Hugs to you, Scott.

  4. Scott says:

    Well thanks Kathi. You’re right, cancer treatment is crazy. My problem is I don’t think they’re heading in the right direction. They still keep chasing chemo options and get excited when they improve from 25 weeks to 29 weeks. It’s just my opinion but I think they need to work on early detection options – especially for young women.

    Best wishes for a long and healthy life.
    Scott

  5. Ken Schueler says:

    Important issue Susan. One question is certainly the sensitivity & specificity of tests to monitor for breast cancer. We know the blood serum markers CA 27-29, CA-15-3,etc. are not adequate. Self examination is essential, imaging can be enhanced by MRI (eg, dense breast tissue).My focus is on treatment decisions based on the molecular biology of each patient’s tumor. If there is at least 1 cm3 of tumor tissue available I recommend that women patients arrange before a lumpectomy to have .25 grams of frozen tumor tissue( on dry ice ) sent to one of the specialty labs(e.g., http://www.carisdx.com ) for a cDNA microarray assay to reveal specific gene & protein expressions, optimal targets and therapeutic agents most likely to work. Plus the Oncotype DX test of 21 genes is routinely used now to determine the risk factor for recurrence for women with Stage I or II, node negative ER positive breast cancer-some recent research suggests the test may have validity with node positive tumors as well.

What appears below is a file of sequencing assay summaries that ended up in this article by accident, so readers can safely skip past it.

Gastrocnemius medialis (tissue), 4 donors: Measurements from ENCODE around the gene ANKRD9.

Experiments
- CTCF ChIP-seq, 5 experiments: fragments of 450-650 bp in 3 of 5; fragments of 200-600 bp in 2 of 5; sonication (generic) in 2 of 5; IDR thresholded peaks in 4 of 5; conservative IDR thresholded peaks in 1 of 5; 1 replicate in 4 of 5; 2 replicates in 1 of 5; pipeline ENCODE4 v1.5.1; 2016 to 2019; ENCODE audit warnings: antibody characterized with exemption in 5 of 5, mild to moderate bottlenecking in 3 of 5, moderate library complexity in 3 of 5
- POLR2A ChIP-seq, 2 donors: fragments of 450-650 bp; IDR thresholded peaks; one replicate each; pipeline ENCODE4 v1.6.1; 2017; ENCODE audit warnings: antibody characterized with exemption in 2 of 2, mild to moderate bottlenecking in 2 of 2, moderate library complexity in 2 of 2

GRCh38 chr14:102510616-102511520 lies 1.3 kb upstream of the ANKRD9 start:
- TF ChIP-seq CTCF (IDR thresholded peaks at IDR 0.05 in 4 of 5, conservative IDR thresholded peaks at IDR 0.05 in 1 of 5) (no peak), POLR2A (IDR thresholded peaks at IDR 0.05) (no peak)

6. Susan Love says:

    Scott, you are right about the fact that the emphasis is on the wrong thing. It needs to be on finding the cause and prevention. The problem with “early detection” is that it assumes all cancers are the same and that they all have the potential to be found at a curable point. I wish that were true. Some cancers are so aggressive (like your mom’s) that even if she had had a mammogram (usually don’t work in women that young) it still wouldn’t have made a difference. We need to focus on finding what causes the disease especially in young women so that we can prevent it. We have a vaccine for cancer of the cervix….now we need to have something similar for cancer of the breast. Get everyone you know to join the Army of Women to help us find the answer!

  7. Susan Auld says:

    My Gyn found a lump, I went a mammogram & ultrasound. Was first told everything looked normal, a few hours later received a call saying after further review, a second opinion was recommended.
    Breast surgeon does not feel this is of any concern and could be “monitored”, BUT then scheduled me for a Stereotactic Biopsy anyway !
    After reading the recent European studies, I’m very inclined to cancel the biopsy, and do another mammogram in 6 months. I don’t have any worry that this lump is anything thing more than changes in breast density due to “aging”(I’m 45) and yes I have sagging breasts !
    My only real concern is what will my regular Doctors think of me if I refuse the biopsy at this time??
    Any thoughts are greatly appreciated.

  8. Carol says: